Almost 10 years after the crisis I think it is important to remember the causes of it in order not to repeat the same mistakes.

The globalisation of financial market began in the early 19th century and quickly some fundamental questions rose up such as the vulnerability of this globalisation to crises or the policies that must be took by governments. Because globalisation means that various financial actors are connected in different countries, this connection creates a sort of dependance.

As communication technologies became more and more sophisticated and powerful it increased this globalisation permiting financial flows to cross the entire world almost instentaneously. With these technologies banks and investors trade with the world beyond national borders exchanging large amount of secured data. This context saw a new type of financial product created : the derivate instruments, these products take into account the risk of a loan, so it allows banks, borrowers, investor, lenders, speculators, etc to play on the inequal repartition of informations. Idealy, in a totaly globalized markets the prices should be the same everywhere, it is not depending on the location, but financial markets aren’t truly global. If someone in China don’t know the risk of your product you can sell him a higher price than its real price for example. Consequently this system is based on trust.

We can say that the globalisation of financial markets is a new playground for financial actors seeking for profit, that is why it needs to be regulated.

After the Great Depression of the 1930’s the US government took mesures in order to prevent from another crisis, banks are prohibited from using the money of their customers to invest. Follows a 40 years period of gross without any crisis.




Gradually some bankers and economists having a position in the government will start to deregulate the financial market: the 1934 law prohibiting investments is repeal, attempts to regulate the new derivates product are blocked.

Using this favorable context and the globalized financial markets a Ponzi pyramide is set up with the securitization. The lender provide a loan to home buyer materialized by a financial security, the lender sells this security to investments bank which aggregate various securities to create a CDO, the bank sells this CDO at investors allover the world.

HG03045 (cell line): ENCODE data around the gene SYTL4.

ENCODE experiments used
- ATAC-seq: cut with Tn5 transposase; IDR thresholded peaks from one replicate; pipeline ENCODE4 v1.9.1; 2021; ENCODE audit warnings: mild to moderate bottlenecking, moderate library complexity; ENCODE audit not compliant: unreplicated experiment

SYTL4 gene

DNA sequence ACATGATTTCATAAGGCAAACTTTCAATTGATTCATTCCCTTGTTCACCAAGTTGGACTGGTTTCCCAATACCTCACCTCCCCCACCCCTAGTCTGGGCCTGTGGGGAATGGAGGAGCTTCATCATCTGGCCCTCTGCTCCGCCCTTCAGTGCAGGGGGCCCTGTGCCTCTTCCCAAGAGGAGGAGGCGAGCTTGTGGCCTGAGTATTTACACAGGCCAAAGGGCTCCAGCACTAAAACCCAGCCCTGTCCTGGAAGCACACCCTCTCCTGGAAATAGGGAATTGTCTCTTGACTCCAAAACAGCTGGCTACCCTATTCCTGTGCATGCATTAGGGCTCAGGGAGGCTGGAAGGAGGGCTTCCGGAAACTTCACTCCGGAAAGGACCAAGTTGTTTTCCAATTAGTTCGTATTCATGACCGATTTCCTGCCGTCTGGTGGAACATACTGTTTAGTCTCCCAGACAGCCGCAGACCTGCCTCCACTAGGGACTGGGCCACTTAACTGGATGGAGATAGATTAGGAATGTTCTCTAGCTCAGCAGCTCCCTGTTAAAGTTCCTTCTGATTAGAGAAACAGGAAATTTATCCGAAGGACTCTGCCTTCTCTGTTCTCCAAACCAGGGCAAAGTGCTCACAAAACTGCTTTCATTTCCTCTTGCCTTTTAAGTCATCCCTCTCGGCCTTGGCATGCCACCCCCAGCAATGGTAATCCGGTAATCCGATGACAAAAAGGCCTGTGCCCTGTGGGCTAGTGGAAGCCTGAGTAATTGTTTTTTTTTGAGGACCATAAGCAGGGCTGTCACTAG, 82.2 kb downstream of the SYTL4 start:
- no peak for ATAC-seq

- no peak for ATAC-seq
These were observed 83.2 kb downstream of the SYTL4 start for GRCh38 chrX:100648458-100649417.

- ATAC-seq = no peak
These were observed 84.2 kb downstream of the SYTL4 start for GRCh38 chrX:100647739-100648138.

• CDO is a way to hide dodgy securities
  • CDOs are rated based on their repayment capacity by notation agencies, this agencies are payed by the bank, the better the rate is the more they earn
  • Due to high rates subprimes (dodgy securities) are interesting for banks
  • All these things encourage the financial actors to take higher risks
  • Leverage: Banks borrow to buy CDOs


Another process to increase even more these profits is to take out insurance at the AIG, an institution which pay the investor at the amount of its losses if the CDO goes wrong. Investment banks such as Goldman Sachs, Lehman Brothers, etc used this to take out an insurance against there own CDOs, knowing that they were full of dodgy securities.

Even if the crisis started in the US the impact on the rest of the world was significant because of the globalisation, the american investments banks couldn’t have played alone, CDOs travelled abroad and european banks used the same mechanism to make profit. The non-regulation of the financial market was generalized and governments of different countries didn’t do anything. The IMF warned of the danger but due to the power of the lobbyists nobody listened.

The day Lehman Brothers was declared in bankruptcy banks around the world became suspicious about others and the financial markets seems to stop. One by one banks of different countries went bankrupt squeezed by the weight of their huge debts and possessing CDOs that is worth nothing. And then you know what happened …

– Théo Quint


– Inside Job, Charles Ferguson, 2010

– (2017). [online] Available at: [Accessed 17 Jul. 2017].

– (2017). Global Financial Crisis — Printer friendly version — Global Issues. [online] Available at: [Accessed 17 Jul. 2017].

– Bank, E. (2017). The globalisation of financial markets. [online] European Central Bank. Available at: [Accessed 17 Jul. 2017].


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